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Walan meets with residents about slag griding facility

Courtesy of Walan Speciality Construction Products
The type of grinding operation Walan officials say would be at the proposed facility near the Port of Wilmington

Residents of Southbridge will press for more answers about a proposed slag grinding facility at a community meeting Saturday.

Walan Specialty Construction Products hopes to build a facility near the Port of Wilmington that would grind steel slag into a powder for use as a cement additive.

Community leaders in Southbridge have voiced opposition since the spring, citing fears about the facility’s impact on health and quality of life.

“We heard, it’s not just you, it’s what we’re dealing with in this area and then your operation on top of that,” said Walan Vice President Lisa Dharwadkar.

The proposed facility is expected to emit particulate matter, various sulfur and nitrogen oxides, carbon monoxide and volatile organic compounds.

Rick Beringer of Duffield Assoc. is Walan’s environmental consultant. He says local air quality— with the plant’s projected emissions added in— still meets National Ambient Air Quality Standards.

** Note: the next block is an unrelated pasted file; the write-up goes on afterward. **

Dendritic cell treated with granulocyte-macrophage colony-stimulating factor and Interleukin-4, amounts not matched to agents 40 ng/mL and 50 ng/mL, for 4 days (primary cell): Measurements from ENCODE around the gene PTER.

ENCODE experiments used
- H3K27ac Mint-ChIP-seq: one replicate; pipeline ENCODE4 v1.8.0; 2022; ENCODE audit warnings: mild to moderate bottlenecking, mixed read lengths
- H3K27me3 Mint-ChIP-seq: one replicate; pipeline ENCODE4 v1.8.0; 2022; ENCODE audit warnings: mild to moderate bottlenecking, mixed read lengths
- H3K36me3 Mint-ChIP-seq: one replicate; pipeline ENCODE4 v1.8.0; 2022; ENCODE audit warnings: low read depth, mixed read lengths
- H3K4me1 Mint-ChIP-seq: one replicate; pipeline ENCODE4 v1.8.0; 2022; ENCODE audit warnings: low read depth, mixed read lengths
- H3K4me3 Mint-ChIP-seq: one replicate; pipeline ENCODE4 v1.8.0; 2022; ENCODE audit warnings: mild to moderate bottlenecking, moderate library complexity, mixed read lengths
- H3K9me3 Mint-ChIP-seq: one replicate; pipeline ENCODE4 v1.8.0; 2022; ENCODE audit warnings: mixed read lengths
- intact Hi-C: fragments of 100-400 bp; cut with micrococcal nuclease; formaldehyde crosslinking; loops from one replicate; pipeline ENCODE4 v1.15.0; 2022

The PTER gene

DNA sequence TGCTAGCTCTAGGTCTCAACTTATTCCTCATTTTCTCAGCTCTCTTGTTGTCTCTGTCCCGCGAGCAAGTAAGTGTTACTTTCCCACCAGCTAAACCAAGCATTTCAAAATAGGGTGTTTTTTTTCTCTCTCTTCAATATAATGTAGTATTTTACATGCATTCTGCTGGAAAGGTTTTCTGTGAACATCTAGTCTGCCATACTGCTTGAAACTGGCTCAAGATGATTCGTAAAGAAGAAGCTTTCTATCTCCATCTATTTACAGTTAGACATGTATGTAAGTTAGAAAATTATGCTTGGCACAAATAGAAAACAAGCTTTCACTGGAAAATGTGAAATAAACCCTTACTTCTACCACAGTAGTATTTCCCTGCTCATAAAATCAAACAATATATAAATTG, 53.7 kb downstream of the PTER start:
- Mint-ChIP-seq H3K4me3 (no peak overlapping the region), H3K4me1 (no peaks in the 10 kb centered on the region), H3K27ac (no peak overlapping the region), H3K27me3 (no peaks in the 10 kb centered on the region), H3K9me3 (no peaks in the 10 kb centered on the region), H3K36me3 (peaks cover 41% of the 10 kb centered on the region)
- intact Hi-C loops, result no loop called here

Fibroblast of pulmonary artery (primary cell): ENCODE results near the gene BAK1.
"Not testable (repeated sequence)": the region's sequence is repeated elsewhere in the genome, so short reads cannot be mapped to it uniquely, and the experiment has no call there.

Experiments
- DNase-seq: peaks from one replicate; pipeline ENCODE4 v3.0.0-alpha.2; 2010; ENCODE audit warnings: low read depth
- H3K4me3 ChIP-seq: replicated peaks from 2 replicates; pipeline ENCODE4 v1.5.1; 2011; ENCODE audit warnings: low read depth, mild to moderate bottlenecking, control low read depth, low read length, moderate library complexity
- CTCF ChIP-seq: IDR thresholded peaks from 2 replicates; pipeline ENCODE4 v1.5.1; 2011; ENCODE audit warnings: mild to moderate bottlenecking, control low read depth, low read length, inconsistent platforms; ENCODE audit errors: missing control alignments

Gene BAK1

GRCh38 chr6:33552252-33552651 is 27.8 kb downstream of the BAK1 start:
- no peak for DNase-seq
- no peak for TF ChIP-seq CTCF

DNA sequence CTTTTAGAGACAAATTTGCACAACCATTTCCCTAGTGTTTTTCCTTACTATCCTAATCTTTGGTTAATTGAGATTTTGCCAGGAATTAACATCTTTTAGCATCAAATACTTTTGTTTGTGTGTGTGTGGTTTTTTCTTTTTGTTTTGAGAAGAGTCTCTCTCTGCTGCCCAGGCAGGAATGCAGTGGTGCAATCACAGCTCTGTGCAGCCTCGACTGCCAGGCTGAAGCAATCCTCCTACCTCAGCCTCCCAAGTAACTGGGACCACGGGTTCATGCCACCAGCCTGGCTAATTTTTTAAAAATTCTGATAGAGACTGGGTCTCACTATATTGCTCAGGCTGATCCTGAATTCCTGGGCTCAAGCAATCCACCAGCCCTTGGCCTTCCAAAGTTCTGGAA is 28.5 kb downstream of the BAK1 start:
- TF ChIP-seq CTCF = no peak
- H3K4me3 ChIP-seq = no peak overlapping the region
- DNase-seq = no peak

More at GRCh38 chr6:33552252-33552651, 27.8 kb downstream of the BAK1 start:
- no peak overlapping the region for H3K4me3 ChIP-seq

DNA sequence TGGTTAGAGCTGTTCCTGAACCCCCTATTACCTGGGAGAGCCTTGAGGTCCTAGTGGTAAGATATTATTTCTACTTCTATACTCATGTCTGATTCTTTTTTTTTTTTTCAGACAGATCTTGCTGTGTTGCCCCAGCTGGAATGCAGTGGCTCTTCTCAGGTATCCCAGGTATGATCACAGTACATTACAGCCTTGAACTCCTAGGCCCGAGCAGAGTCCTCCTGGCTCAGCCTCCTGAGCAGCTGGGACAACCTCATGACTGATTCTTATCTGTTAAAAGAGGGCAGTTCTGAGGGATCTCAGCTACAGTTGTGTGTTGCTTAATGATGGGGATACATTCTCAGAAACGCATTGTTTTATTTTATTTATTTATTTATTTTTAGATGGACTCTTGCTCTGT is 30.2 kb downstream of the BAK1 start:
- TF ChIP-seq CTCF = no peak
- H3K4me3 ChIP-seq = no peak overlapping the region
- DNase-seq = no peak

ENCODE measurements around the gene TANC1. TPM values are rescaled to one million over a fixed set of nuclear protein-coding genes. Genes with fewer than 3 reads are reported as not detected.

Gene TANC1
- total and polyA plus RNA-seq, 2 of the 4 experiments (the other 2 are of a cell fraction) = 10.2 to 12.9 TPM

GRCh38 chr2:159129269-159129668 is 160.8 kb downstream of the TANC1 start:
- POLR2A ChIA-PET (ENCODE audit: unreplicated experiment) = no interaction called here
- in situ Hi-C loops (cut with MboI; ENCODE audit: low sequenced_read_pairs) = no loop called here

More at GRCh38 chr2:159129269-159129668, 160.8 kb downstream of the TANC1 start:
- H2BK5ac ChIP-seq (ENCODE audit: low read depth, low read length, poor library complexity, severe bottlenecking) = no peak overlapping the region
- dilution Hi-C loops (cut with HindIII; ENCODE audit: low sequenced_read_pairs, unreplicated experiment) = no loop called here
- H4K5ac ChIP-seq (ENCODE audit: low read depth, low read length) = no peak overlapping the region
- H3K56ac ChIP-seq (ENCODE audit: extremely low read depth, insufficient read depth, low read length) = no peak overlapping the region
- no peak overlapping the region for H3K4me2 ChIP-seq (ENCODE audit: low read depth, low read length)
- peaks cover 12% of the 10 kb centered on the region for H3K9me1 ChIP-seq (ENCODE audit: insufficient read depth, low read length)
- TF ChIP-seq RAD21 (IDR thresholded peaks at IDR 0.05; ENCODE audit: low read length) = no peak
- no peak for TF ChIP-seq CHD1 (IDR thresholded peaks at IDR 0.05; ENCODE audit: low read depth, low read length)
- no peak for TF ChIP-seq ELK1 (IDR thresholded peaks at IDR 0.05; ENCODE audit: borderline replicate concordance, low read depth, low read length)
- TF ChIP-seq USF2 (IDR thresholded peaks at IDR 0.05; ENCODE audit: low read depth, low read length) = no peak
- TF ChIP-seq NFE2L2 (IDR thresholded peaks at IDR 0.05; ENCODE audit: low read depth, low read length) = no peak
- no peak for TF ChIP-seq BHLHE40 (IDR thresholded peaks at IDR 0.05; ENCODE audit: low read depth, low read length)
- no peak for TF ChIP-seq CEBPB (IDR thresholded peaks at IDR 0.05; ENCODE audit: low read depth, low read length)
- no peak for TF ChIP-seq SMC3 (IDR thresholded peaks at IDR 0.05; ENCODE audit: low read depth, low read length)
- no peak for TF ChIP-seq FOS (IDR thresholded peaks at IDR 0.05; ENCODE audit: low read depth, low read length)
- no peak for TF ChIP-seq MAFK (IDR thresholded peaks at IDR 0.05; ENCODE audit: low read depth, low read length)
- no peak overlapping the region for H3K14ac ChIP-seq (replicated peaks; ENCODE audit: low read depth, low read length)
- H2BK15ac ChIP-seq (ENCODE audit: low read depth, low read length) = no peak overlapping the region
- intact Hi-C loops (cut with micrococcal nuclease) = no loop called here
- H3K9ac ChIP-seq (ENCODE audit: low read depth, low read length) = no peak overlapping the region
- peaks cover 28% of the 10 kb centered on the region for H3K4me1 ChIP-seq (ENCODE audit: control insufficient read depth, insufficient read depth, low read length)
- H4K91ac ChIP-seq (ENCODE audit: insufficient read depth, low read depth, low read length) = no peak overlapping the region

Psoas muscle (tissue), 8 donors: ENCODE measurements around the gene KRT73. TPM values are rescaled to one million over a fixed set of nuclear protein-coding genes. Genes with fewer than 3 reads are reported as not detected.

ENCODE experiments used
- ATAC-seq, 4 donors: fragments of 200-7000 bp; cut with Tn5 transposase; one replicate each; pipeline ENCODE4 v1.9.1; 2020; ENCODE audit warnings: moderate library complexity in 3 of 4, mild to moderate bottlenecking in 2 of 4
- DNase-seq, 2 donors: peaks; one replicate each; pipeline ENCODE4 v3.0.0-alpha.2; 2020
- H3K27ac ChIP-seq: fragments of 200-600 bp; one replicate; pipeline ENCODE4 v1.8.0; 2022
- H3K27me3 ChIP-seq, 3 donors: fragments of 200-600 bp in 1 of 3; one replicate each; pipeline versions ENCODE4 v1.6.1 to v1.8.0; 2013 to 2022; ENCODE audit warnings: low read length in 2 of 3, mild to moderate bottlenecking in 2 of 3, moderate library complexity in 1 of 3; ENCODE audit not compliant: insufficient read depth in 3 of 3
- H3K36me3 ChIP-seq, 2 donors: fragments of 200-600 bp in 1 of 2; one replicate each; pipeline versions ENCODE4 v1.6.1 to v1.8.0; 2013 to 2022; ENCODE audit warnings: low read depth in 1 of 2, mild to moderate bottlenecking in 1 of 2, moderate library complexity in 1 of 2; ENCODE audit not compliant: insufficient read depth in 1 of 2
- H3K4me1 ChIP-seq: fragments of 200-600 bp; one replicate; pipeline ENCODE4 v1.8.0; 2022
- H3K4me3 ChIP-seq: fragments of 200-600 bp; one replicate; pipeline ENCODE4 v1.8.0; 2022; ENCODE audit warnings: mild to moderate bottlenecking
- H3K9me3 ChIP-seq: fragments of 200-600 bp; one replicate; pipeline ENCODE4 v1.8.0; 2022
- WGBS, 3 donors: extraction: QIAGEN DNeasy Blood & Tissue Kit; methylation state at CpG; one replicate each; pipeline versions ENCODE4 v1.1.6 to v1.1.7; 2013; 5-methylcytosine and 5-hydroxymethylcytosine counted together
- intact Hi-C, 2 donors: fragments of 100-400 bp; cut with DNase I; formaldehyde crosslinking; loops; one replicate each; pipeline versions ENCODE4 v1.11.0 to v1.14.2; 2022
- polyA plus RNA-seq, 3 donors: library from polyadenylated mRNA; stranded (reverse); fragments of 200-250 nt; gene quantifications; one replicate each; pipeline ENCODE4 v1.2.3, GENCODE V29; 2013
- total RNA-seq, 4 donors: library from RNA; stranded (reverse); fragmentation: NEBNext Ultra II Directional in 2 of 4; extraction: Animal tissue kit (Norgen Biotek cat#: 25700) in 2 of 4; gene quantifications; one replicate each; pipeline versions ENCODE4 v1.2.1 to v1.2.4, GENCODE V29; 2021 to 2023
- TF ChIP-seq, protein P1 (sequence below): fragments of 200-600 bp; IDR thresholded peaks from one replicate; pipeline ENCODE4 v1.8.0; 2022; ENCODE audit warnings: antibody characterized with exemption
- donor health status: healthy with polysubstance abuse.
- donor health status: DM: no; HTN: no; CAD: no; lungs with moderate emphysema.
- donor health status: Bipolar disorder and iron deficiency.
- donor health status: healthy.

He adds dispersion modelling shows cumulative emissions would peak closer to the plant than the nearest residences.


“The modelling we did should be very conservative,” he said.

Beringer’s modelling used data from a DNREC monitoring station on MLK Blvd. in Wilmington. But monitoringin Eden Park Gardens, a neighborhood closer to the proposed Walan plant, has revealed higher peak dust levels there.

Walan representatives have travelled from western Pennsylvania to attend the meeting Saturday.

The public comment period on the plant’s construction permit was recently extended through Dec. 31.


Sophia Schmidt is a Delaware native. She comes to Delaware Public Media from NPR’s Weekend Edition in Washington, DC, where she produced arts, politics, science and culture interviews. She previously wrote about education and environment for The Berkshire Eagle in Pittsfield, MA. She graduated from Williams College, where she studied environmental policy and biology, and covered environmental events and local renewable energy for the college paper.
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